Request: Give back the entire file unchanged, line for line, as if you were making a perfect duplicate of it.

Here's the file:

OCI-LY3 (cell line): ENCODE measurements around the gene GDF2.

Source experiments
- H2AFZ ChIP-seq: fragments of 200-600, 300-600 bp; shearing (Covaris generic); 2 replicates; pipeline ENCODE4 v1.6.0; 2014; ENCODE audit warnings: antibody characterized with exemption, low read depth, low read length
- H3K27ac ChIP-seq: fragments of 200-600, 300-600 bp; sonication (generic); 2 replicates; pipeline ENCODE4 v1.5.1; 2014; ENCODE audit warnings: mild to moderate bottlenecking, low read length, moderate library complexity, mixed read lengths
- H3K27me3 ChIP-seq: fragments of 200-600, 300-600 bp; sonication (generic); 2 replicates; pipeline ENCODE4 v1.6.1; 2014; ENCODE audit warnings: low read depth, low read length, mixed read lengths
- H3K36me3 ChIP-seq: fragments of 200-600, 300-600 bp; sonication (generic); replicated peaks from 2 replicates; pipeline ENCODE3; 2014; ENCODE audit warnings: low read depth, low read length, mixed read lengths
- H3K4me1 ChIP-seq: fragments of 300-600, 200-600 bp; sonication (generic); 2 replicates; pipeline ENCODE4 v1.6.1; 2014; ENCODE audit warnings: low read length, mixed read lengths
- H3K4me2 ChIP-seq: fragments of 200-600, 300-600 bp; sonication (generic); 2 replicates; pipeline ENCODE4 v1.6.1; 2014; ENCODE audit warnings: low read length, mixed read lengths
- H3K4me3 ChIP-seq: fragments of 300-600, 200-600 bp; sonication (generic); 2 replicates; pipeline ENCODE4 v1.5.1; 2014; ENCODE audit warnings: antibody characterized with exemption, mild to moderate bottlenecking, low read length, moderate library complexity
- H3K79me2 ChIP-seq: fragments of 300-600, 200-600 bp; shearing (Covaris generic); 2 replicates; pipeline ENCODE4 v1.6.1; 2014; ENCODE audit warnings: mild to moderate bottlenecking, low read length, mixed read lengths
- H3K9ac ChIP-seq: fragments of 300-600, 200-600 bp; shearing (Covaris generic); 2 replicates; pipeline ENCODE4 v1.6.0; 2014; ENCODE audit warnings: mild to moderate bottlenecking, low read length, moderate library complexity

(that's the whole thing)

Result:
OCI-LY3 (cell line): ENCODE measurements around the gene GDF2.

Source experiments
- H2AFZ ChIP-seq: fragments of 200-600, 300-600 bp; shearing (Covaris generic); 2 replicates; pipeline ENCODE4 v1.6.0; 2014; ENCODE audit warnings: antibody characterized with exemption, low read depth, low read length
- H3K27ac ChIP-seq: fragments of 200-600, 300-600 bp; sonication (generic); 2 replicates; pipeline ENCODE4 v1.5.1; 2014; ENCODE audit warnings: mild to moderate bottlenecking, low read length, moderate library complexity, mixed read lengths
- H3K27me3 ChIP-seq: fragments of 200-600, 300-600 bp; sonication (generic); 2 replicates; pipeline ENCODE4 v1.6.1; 2014; ENCODE audit warnings: low read depth, low read length, mixed read lengths
- H3K36me3 ChIP-seq: fragments of 200-600, 300-600 bp; sonication (generic); replicated peaks from 2 replicates; pipeline ENCODE3; 2014; ENCODE audit warnings: low read depth, low read length, mixed read lengths
- H3K4me1 ChIP-seq: fragments of 300-600, 200-600 bp; sonication (generic); 2 replicates; pipeline ENCODE4 v1.6.1; 2014; ENCODE audit warnings: low read length, mixed read lengths
- H3K4me2 ChIP-seq: fragments of 200-600, 300-600 bp; sonication (generic); 2 replicates; pipeline ENCODE4 v1.6.1; 2014; ENCODE audit warnings: low read length, mixed read lengths
- H3K4me3 ChIP-seq: fragments of 300-600, 200-600 bp; sonication (generic); 2 replicates; pipeline ENCODE4 v1.5.1; 2014; ENCODE audit warnings: antibody characterized with exemption, mild to moderate bottlenecking, low read length, moderate library complexity
- H3K79me2 ChIP-seq: fragments of 300-600, 200-600 bp; shearing (Covaris generic); 2 replicates; pipeline ENCODE4 v1.6.1; 2014; ENCODE audit warnings: mild to moderate bottlenecking, low read length, mixed read lengths
- H3K9ac ChIP-seq: fragments of 300-600, 200-600 bp; shearing (Covaris generic); 2 replicates; pipeline ENCODE4 v1.6.0; 2014; ENCODE audit warnings: mild to moderate bottlenecking, low read length, moderate library complexity